On July 31, 2019, the Federal Reserve announced that they cut short-term rates 0.25% (a quarter point). Their new target range for its overnight lending rate is now somewhere within the 2% to 2.25% rate range. This is 25 basis points lower than their last Fed meeting decision reached on June 19th. This was the first rate cut since the start of the financial recession (or depression) in almost 11 years ago dating back to December 2008.

It’s fairly likely that the Fed will cut rates one or more times in future 2020 meeting dates. If so, short and long-term borrowing costs may move downward and become more affordable for consumers and homeowners. If this happens, then it may be a boost to the housing and financial markets for so long as the economy stabilizes in other sectors as well such as international trade, consumer spending and the retail sector, government deficit spending levels, and other economic factors or trends.

We shall see what happens in the near future in 2020 and beyond.

* The blog article above is a partial excerpt from my previous article entitled Interest Rate and Home Price Swings in the Realty 411 Magazine linked below (pages 87 - 91):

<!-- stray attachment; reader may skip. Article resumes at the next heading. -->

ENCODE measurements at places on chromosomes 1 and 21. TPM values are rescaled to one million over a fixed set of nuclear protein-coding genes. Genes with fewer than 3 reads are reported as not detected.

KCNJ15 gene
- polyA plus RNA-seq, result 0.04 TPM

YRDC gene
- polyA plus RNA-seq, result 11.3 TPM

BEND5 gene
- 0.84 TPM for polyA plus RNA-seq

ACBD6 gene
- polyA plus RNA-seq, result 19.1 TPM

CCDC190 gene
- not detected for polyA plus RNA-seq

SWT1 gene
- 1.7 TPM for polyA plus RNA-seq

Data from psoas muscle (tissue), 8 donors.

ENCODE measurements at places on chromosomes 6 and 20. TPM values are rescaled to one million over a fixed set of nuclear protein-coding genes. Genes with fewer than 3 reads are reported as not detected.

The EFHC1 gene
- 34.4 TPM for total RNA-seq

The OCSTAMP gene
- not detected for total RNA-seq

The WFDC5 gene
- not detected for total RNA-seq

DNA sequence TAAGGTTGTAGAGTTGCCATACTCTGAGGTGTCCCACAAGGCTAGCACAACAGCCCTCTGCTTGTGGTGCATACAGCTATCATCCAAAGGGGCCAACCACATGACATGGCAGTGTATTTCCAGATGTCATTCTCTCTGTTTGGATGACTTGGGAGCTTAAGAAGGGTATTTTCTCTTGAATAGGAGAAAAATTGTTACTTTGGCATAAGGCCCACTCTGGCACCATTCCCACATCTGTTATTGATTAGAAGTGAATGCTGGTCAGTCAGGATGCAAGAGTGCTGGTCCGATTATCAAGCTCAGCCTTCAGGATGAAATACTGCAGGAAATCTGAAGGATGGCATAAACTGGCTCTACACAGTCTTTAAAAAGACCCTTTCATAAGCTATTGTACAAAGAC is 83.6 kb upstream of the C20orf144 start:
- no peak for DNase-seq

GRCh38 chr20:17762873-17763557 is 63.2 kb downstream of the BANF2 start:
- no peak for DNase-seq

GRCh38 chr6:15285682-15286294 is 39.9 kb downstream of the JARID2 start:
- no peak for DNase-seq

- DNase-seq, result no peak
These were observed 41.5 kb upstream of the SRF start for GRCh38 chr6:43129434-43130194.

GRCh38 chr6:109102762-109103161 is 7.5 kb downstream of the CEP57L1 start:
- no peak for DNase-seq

November 6, 2008

The Housing Nightmare Escalates

The Credit Crisis continues to cause havoc for the USA as well as the rest of the world. Since early 2007, the Credit Crisis has evolved into something far worse than most analysts could have imagined. We have seen sharp declines in property values around the world. Yet, the worst may be yet to come as so many negative factors are beginning to hit all at once. 

To date, many of the U.S. mortgage problems have been related to sub-prime and Alt-A (no income verification prime loans) deals. However, the prime, full doc mortgage loan borrowers are now beginning to default at very high numbers as interest rates begin to creep up, unemployment numbers increase, and as our national recession (or depression) continues to worsen.

In addition, the real near term combination of an economic depression, asset deflation, and currency hyperinflation have yet to hit with their full strength. Once those negative economic issues hit, then we may all experience more financial pain.

In 2008, one in ten American homeowners have defaulted on their mortgages or lost their homes in foreclosure to date. Let me write that one more time for you to better emphasize this point: 1 in 10 Americans in 2008 have defaulted on their mortgages or lost their homes. In addition, nearly 4 in 10 Americans now owe more than their homes are worth. As values continue to plummet, we may expect that 50% to 60% of all American homeowners will be upside down on their properties in the very near future.

By mid-2008, the "Federal" Reserve (they are neither "federal" nor do they have a "reserve") reported a estimated total of $14.8 trillion in U.S. mortgages currently outstanding. This is approximately 40% more than the entire national debt. This figure is also triple the total of all mortgages in America just 10 or 12 years earlier.